I just saw a post about another blogathon - this one, inspired by Jafar Panahi's imprisonment, and a letter written to the Berlin Film Festival - is devoted to Iranian Cinema, and is scheduled for the week of February 21-27. I am very pleased to see this - it seems to me that Iranian cinema has been somewhat neglected in the last decade - in the late 90s, when I was particularly movie mad, Iranian films seemed to be at the center of the world's art cinema. New Kiarostami or Makhmalbaf films were events - though often events one could only read about for a year.... In the 2000s - I'm not sure - but a lot of that excitement seemed to be lost - probably not coincidentally, as Iran's politics took a retrograde turn, culminating in the disaster of the last election, which has led directly to Panahi's incarceration (for example.) Iranian films are (or seem) less talked about now - this blogathon will be a very welcome reminder, I think, of what they achieved. While they seem less talked about in the 00s, I don't know if they have become any less accomplished - not least because of the work of Panahi himself, whose films this decade have been, as far as I am concerned, almost as crucial as those of Kiarostami and Makhmalbaf in the 90s.

I'm under no illusions about the possible effects a bunch of film bloggers talking about Panahi and Iranian films might have on the Iranian government - but it can serve to remind us of what that government is trying to destroy.

Friday, February 11, 2011

Friday Musical Interlude

Again, it is not my intention to ONLY post Friday music notes, but that's what we've got... That should change - there are things going on in the world which should bring some life out of me - a new Film Preservation Blogathon, next week, again hosted by the Self-Styled Siren and Ferdy on Films. It will be, like the first one, a purposeful blogathon, raising money for film preservation - you can donate here.

And, coming next month, we have a blogathon devoted to Korean film, hosted by New Korean Cinema and Cineawsome. This is scheduled for March 7-13 - it should be good... This is closer to the reasons for the lack of posts here, too - last week's Hong Sang-Soo series at the HFA kept me out at night - I am trying to write somethign about it - at the rate I'm going I might make it by next month...

UPDATE: I didn't mean to miss this - there has also been a Michael Mann blogathon going on right now (2/7-14) at Seeti Maar- Diary of a Movie Lover. Worth checking out...

But for now - it's Friday - and that's my musical day, and the only effective bit of discipline I'm able to impose on myself, so here goes, completely randomly:

1. Robert Wyatt - Lullaloop
2. James Brown - Try Me (live)
3. Ramones - Glad to See You Go
4. Modest Mouse - Ohio
5. Better than Ezra - Allison Foley
6. Janelle Monae - Mushroom's and Roses
7. Husker Du - Celebrated Summer (live)
8. Smokey Robinson - Tears of a Clown [iTunes is bering very very kind today...]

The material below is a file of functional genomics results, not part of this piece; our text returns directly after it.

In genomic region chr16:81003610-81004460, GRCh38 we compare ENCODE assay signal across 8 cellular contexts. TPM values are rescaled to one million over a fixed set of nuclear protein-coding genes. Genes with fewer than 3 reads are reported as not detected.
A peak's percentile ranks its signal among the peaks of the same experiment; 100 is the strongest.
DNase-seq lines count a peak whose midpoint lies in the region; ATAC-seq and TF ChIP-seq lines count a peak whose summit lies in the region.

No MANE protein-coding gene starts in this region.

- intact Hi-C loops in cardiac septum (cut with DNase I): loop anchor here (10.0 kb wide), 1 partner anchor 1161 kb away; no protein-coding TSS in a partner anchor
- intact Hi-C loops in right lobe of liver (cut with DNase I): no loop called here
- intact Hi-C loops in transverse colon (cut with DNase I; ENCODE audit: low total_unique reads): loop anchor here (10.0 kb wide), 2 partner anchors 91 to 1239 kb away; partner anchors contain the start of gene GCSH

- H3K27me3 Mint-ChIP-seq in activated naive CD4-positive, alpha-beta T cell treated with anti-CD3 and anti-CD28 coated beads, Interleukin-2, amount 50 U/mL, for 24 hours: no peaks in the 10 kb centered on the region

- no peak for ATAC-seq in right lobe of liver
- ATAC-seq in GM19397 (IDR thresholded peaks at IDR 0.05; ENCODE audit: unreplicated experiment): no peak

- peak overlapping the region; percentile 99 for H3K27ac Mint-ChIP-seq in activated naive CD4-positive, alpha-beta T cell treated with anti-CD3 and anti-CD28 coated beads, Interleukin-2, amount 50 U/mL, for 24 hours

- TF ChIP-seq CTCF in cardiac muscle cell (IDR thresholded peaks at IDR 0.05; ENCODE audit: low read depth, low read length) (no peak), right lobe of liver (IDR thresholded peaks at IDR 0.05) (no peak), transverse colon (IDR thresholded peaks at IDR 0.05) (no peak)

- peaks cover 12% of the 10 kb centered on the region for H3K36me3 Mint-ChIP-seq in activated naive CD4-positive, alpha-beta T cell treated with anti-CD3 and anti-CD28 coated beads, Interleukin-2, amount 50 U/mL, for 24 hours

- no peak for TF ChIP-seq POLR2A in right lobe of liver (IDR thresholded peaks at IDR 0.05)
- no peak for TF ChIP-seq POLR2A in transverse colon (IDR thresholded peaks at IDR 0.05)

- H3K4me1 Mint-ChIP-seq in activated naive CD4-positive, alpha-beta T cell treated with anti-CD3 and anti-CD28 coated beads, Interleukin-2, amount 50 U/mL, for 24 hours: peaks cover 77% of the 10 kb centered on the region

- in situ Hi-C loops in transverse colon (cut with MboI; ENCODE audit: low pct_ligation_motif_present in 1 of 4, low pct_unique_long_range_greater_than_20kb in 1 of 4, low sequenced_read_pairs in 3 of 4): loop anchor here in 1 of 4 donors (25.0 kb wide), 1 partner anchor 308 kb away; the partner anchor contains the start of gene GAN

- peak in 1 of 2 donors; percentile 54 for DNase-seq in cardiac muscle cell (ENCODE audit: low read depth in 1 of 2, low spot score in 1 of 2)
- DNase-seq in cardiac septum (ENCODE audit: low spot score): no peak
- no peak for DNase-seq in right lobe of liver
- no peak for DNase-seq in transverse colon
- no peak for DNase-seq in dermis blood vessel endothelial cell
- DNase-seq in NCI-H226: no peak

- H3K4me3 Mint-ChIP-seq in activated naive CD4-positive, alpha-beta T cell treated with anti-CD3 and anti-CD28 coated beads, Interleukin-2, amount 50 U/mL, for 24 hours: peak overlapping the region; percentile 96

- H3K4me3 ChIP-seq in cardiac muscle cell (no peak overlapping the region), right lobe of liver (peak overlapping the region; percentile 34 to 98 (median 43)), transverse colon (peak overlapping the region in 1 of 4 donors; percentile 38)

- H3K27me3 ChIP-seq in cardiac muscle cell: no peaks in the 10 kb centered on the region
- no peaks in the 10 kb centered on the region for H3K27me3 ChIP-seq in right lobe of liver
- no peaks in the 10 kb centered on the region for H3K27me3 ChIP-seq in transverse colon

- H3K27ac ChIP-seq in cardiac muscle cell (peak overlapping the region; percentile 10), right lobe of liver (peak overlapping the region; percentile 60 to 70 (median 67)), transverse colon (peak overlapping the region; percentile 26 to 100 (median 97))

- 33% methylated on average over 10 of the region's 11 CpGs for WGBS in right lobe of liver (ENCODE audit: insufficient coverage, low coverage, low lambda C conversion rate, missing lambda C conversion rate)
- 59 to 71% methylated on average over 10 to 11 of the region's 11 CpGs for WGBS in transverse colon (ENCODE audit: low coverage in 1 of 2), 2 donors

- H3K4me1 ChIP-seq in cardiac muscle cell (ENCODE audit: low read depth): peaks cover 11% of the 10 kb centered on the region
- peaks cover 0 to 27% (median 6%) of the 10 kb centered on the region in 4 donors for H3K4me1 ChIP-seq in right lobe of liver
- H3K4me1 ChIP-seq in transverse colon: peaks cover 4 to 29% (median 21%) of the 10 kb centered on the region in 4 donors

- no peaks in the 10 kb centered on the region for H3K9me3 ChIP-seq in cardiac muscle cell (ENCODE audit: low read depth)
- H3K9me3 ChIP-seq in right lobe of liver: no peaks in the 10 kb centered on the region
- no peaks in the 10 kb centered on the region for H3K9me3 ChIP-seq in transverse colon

9. Pere Ubu - The Fevered Dream of Hernando de Soto
10. Soft Machine - A Certain Kind

Video? since we have 2 entries with Robert Wyatt - here's a third - singing Comfortably Numb, live, with David Gilmour:

Friday, February 04, 2011

Musical Interlude

...another odd week in which I got next to nothing done, leaving me with no answer for it but to post a Friday Random 10 list - which I will do with no further ado:

1. The Wild Swans - The Revolutionary Spirit
2. The Who - I'm a Boy (live at the BBC)
3. The New Pornographers - Use it
4. Bo Diddley - Before You Accuse Me
5. The Pretenders - Stop Your Sobbing
6. David Thomas & Two Pale Boys - Little Sister
7. Mogwai - The Precipice
8. Dinosaur Jr. - Kracked
9. Roxy Music - Re-make/Re-model
10. Nick Cave & Bad Seeds - Darker With the Day

An interesting set... I'm not sure I have ever heard the Wild Swans before - sounds like a candidate for a video... like most of their contemporaries, they still seem to be at it, here live in 09...

Tuesday, February 01, 2011

More Snow! Hooray!

Well, here I am, buckling down for another snow storm, this one threatening to last a couple days, turning into sleet somewhere in the middle. That sort of thing sets off alarms - put down a foot of snow, then cover it in ice - there won't be a tree left standing in New England! The electrical situation may soon become precarious, even in the metropolis. Fortunately, this waited until the middle of the week - it's been a very nice stretch for movies, the last couple weeks - some of last year's best films replayed; and a Hong Sang-Soo series at the HFA. I'd just as soon not try to plow through a blizzard to see them - though I have done worse. I made it out during the April Fool's blizzard of 1997 to see Rebel Without a Cause! I suppose I'd make it to Hong's films anyway...

The weather hasn't started yet, so it's off to work I go. It's supposed to start any minute though. The commute back home in the evening ought to be entertaining.

One possible consolations is that no Groundhogs will be seeing any shadows this week.

That's all for now. I will leave you with a Cat Picture. She agrees with me on the merits of Grinderman, I think.